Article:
Wed. Dec 1st, 2021
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Pets and their humans have been spending much more time together during the pandemic. A system-wide rush to return adopted animals might soon be a reality for many.

By | Jessie Woo

“Pandemic Pets” is a new term that originated during the lockdown phases of COVID-19.

Pets were (are) lifesavers for people, keeping everyone company and helping many cope with loneliness, isolation, and depression during the quarantine period.

Knowing this, many people adopted an animal for companionship during the pandemic.

This was a win-win situation, as both the animal and their human benefited from a symbiotic relationship. The animals received a loving, mostly occupied home to live and simultaneously provided emotional support and company for the owner dealing with quarantine-related stress.

Pet owners have spent much more time with their pets

Other than emotional support, both owners and pets spent much more time outdoors, enjoying nature walks, and much-needed fresh air, especially since people spent most of their time locked indoors for safety reasons. 

Almost 30% of Canadians adopted a pet during the pandemic, and of those, 40% of them chose adoption or other animal breeders, which supports many local animal shelters.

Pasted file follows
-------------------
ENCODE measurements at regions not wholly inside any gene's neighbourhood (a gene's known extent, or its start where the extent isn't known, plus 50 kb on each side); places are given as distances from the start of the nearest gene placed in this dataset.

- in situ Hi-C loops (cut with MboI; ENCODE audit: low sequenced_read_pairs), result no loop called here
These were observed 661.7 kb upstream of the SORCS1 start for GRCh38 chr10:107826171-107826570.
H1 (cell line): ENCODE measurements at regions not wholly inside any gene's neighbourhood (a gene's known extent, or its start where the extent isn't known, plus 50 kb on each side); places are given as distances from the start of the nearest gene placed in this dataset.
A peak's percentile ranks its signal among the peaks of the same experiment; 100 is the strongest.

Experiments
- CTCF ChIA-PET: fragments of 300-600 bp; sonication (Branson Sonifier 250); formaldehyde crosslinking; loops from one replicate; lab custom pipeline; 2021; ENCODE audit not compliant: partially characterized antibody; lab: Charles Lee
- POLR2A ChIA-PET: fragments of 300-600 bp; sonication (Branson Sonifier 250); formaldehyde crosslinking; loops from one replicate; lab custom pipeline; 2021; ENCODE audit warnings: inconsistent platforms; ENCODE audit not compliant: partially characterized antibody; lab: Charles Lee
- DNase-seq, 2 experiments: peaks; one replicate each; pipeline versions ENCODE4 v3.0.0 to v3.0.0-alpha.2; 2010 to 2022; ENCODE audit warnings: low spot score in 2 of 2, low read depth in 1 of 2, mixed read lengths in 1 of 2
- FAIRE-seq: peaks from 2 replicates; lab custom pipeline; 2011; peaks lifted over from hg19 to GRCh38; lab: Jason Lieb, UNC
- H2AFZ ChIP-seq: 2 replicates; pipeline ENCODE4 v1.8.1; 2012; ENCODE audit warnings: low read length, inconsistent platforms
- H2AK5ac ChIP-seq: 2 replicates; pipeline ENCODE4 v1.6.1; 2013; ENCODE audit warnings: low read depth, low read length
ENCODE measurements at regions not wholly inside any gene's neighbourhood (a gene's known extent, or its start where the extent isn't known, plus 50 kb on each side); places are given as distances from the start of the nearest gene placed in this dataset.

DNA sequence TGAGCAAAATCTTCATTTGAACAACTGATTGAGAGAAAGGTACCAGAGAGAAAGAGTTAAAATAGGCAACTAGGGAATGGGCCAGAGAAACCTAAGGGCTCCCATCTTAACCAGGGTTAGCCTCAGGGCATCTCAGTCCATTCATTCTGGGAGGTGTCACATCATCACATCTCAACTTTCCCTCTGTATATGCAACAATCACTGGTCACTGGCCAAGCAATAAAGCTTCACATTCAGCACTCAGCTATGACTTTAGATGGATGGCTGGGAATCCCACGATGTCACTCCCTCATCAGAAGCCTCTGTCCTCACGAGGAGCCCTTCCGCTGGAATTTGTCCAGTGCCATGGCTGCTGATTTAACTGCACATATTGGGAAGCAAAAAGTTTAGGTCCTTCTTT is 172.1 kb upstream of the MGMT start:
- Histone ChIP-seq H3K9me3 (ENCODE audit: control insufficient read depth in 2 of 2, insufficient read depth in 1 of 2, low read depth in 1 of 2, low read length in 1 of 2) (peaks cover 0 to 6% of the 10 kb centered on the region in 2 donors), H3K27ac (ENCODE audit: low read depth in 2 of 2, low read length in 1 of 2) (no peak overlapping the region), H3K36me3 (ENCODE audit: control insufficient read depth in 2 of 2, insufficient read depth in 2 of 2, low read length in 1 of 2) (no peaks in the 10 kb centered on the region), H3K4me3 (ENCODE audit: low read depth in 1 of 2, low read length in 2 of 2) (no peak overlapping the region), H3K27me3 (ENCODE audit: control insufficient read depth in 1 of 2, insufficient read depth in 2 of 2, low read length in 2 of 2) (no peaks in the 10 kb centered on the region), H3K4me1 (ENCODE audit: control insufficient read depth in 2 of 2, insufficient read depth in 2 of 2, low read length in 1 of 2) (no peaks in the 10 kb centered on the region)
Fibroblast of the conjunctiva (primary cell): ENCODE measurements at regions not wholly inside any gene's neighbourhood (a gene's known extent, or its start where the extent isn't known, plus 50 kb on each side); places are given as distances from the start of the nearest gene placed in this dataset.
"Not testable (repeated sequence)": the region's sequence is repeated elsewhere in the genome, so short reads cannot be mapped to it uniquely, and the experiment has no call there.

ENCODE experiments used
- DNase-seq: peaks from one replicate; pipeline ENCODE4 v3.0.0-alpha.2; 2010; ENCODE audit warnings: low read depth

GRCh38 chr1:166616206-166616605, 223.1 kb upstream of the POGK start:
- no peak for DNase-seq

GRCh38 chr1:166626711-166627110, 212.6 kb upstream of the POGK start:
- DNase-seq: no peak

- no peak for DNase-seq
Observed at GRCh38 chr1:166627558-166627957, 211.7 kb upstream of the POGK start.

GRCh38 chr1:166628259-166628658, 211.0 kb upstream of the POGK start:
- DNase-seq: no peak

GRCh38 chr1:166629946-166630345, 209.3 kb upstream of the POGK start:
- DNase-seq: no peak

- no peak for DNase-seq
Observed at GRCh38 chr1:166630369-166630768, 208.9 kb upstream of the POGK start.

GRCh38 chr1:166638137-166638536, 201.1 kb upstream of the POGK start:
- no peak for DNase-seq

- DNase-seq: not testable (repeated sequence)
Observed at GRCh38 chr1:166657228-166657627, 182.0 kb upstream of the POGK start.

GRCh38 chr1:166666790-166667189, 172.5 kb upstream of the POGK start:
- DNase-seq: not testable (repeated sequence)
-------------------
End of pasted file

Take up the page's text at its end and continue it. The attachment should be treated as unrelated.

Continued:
However, despite the positivity of the increase of adoptions, and emotional support for people who became mentally unwell due to the loneliness during quarantine, when it is time to finally get back to work, the worries of the aftermath of pandemic pets begin.

Due to the transition to a busier schedule of work/school, people are beginning to have less time to care for their pets, therefore leading them to think about returning their pets to the shelter.

This trend has not been seen in BC yet, but it has been happening in several provinces across Canada and in many parts of the world.

Pets are part of the family and enjoy all aspects of home life like their owners

To prevent this tragedy from happening, it is critical for owners to make a smooth transition back to a busy schedule and balance this with taking care of their pets. Training their pets along with this transition will help prevent separation anxiety, which is common among animals that are not used to being separated from their owners.

Owners must take into consideration that their pets are also living beings and a big part of any family unit, and it would be unfair if they were treated as something ‘refundable’.

Some difficult decisions will have to be made.

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